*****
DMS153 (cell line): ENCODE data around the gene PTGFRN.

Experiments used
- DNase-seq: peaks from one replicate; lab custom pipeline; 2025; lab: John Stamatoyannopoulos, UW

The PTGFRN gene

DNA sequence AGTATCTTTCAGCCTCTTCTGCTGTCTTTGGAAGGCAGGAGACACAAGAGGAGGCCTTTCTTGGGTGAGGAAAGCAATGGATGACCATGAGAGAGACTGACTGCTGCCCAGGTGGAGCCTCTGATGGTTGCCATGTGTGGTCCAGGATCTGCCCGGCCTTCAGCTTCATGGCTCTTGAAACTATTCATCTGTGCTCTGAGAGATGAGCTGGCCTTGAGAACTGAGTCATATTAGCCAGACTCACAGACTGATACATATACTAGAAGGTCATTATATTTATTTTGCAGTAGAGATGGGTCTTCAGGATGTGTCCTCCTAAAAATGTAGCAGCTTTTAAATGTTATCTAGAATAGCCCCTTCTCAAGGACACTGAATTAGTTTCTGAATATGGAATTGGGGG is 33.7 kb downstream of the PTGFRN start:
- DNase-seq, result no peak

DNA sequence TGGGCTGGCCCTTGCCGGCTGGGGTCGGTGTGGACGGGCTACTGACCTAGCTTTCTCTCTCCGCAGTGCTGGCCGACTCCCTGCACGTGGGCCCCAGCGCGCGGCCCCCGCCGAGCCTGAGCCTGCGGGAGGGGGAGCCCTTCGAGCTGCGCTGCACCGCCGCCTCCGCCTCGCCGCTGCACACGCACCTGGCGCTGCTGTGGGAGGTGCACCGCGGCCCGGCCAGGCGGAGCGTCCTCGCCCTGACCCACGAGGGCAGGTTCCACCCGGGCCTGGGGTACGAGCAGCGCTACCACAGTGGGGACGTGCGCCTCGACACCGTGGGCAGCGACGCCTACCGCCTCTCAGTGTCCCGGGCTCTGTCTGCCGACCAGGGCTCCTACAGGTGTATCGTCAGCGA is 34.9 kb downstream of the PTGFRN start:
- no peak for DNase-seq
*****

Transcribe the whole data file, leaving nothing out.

DMS153 (cell line): ENCODE data around the gene PTGFRN.

Experiments used
- DNase-seq: peaks from one replicate; lab custom pipeline; 2025; lab: John Stamatoyannopoulos, UW

The PTGFRN gene

DNA sequence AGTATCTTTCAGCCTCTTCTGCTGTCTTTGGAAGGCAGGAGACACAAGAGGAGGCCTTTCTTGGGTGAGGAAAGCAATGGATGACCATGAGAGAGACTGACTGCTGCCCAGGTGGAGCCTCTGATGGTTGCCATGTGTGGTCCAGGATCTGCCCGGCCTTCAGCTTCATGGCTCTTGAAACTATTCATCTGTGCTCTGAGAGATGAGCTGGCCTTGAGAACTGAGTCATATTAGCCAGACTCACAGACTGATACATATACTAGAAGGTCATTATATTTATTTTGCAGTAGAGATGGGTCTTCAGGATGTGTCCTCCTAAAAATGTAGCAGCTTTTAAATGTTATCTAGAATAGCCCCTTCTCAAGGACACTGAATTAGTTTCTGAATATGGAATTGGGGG is 33.7 kb downstream of the PTGFRN start:
- DNase-seq, result no peak

DNA sequence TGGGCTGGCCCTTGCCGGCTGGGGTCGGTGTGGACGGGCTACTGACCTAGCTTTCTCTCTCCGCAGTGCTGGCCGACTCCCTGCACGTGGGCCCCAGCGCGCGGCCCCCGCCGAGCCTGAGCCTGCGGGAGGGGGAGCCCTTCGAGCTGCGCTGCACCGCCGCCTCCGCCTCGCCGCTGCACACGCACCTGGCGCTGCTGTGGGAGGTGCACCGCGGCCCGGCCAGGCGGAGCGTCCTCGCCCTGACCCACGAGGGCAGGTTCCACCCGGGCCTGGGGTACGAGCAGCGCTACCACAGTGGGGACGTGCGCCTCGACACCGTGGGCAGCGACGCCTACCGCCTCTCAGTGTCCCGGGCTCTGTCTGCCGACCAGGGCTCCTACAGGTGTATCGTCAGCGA is 34.9 kb downstream of the PTGFRN start:
- no peak for DNase-seq